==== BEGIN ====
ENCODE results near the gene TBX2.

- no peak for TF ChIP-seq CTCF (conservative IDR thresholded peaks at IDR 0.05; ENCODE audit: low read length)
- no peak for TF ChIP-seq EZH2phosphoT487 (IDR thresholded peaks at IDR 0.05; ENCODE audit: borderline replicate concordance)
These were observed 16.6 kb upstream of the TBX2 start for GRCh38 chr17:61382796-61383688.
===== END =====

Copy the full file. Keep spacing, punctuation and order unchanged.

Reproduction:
ENCODE results near the gene TBX2.

- no peak for TF ChIP-seq CTCF (conservative IDR thresholded peaks at IDR 0.05; ENCODE audit: low read length)
- no peak for TF ChIP-seq EZH2phosphoT487 (IDR thresholded peaks at IDR 0.05; ENCODE audit: borderline replicate concordance)
These were observed 16.6 kb upstream of the TBX2 start for GRCh38 chr17:61382796-61383688.